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On the 28th all of the different aspects of the festival come out into the city, down the streets and around the main square. Everybody, children and adults came out to see everything and it was so nice to see all the little kids excited to see their favourite character.

These are the characters or large puppets that come out and dance. There is a person inside who holds up the puppet and a team around each of them. There is also a small wind band which follows each character and plays a tune which is different for each.

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El lleó/The lion
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El basilisc/ The basilisk
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El drac/ The dragon

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La vibria/ female dragon

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L’àgila/ The eagle
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Els nanos/ The dwarves

 One of the most special parts for most people, especially children, are the gegants. These are 10 foot ‘giants’ with people inside, bopping and spinning around. In Reus they are representations of different cultures of the world, Morrocan, Japanese, African, American Indians and Europeans. There are 2 extra characters called Carrasclet who was a bandit and Elisabet Cristina, the wife of the king Carles d’Àustria.

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During the parades around the square there are also dances, by young people of the community which each represent a different thing.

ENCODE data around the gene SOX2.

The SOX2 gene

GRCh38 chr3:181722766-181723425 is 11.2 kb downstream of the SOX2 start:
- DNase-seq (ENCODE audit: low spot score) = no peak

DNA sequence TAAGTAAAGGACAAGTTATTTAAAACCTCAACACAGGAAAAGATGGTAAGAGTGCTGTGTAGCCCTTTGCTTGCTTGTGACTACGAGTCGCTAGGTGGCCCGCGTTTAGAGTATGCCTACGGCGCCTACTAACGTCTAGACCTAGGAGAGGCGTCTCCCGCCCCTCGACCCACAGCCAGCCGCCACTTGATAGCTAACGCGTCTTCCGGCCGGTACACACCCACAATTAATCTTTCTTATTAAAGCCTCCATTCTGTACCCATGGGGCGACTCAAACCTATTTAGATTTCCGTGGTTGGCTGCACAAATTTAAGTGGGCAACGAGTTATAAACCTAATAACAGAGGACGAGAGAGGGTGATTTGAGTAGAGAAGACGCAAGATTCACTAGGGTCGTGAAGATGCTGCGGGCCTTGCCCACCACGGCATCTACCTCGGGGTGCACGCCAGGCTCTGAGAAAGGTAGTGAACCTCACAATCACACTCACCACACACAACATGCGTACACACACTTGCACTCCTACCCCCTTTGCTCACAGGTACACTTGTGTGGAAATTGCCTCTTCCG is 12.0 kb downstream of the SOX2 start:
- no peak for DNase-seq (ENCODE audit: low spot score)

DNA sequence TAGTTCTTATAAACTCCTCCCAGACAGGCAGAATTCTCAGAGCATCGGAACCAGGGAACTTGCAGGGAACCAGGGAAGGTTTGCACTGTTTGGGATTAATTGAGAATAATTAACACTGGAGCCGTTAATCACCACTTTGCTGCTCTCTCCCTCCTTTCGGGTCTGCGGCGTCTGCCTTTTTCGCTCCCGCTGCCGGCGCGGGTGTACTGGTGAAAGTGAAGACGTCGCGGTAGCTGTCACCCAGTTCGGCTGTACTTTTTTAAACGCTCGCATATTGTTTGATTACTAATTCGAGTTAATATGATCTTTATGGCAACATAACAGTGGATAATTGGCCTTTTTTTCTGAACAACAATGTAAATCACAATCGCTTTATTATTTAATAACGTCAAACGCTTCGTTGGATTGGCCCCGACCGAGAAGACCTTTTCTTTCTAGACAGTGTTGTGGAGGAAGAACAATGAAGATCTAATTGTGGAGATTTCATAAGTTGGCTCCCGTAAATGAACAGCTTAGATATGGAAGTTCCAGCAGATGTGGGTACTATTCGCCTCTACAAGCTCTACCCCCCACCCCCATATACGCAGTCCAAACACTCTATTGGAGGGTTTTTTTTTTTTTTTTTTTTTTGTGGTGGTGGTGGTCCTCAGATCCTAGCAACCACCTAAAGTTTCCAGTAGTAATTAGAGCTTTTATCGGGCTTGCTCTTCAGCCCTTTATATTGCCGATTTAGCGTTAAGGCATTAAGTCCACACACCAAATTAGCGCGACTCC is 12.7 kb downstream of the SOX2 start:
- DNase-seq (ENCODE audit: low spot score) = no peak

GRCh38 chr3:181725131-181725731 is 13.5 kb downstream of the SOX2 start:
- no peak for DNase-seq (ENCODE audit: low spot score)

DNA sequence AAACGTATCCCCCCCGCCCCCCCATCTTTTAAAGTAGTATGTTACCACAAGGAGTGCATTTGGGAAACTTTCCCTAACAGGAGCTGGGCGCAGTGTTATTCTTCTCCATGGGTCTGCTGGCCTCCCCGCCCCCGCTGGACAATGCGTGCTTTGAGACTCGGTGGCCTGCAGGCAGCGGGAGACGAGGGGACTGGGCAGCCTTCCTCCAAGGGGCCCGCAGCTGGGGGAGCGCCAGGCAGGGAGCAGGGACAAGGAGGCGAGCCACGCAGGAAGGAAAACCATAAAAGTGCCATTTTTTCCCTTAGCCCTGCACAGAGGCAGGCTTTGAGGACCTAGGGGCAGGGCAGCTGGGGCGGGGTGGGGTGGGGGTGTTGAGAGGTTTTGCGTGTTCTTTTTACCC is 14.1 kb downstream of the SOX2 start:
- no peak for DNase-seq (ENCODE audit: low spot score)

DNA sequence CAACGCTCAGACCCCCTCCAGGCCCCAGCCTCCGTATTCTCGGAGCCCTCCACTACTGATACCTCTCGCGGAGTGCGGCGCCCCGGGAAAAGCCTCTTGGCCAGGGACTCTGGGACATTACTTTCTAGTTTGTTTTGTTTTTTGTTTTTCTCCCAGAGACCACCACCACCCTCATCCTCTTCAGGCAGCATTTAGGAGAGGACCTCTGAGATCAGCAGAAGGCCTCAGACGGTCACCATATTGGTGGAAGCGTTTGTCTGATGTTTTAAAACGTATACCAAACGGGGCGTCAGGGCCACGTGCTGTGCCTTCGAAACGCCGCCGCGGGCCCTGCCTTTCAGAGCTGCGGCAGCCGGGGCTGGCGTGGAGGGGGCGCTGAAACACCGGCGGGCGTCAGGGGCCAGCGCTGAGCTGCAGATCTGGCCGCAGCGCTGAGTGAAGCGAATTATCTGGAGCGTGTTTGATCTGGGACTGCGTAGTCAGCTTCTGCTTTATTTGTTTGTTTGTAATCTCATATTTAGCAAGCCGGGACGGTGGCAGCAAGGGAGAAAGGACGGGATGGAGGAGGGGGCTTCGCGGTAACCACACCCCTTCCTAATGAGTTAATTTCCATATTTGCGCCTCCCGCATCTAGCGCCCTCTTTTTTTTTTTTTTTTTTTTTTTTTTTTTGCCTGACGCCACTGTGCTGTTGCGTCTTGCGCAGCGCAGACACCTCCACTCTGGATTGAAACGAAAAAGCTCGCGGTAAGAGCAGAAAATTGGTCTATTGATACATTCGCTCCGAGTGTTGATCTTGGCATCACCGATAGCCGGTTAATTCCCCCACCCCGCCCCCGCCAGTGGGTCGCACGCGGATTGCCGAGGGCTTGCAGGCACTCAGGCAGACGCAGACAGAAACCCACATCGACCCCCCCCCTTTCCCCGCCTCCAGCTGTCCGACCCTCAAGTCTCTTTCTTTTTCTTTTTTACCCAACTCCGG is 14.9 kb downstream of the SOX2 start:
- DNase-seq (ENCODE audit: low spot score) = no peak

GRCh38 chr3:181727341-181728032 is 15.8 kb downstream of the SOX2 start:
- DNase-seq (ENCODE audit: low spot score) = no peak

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In my post about St Jordi (read here) I talked about the tradition of Castells in Catalonia and how impressive it was. Well this time they wowed me even more as there was a walking pillar Castell which walked around the square up to the town hall.
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In the evening was a little party in the park. There was live music, a DJ set in another part and food and drink.

The 29th is Sant Pere, on this day, the small representation of the saint is taken from the church and paraded around the city, which later returns to the church, following all of the other puppets and dancers from the previous day. When it arrives in front of the church all of the groups start doing their thing again, with lots of music and dancing and confetti. The atmostphere is so great and its lovely to see the whole community enjoying something together. Something we rarely see in Britain (unless we have the Olympics or someone in the Royal family gets married).

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The last night in Reus we enjoyed dinner at a friends house and made our way home the following morning. We had such a busy week and I loved seeing all the different things and learning about the culture, I think my boyfriend loved being a little kid again, getting excited about it all. I had such a fantastic time and I can’t wait to come back next year.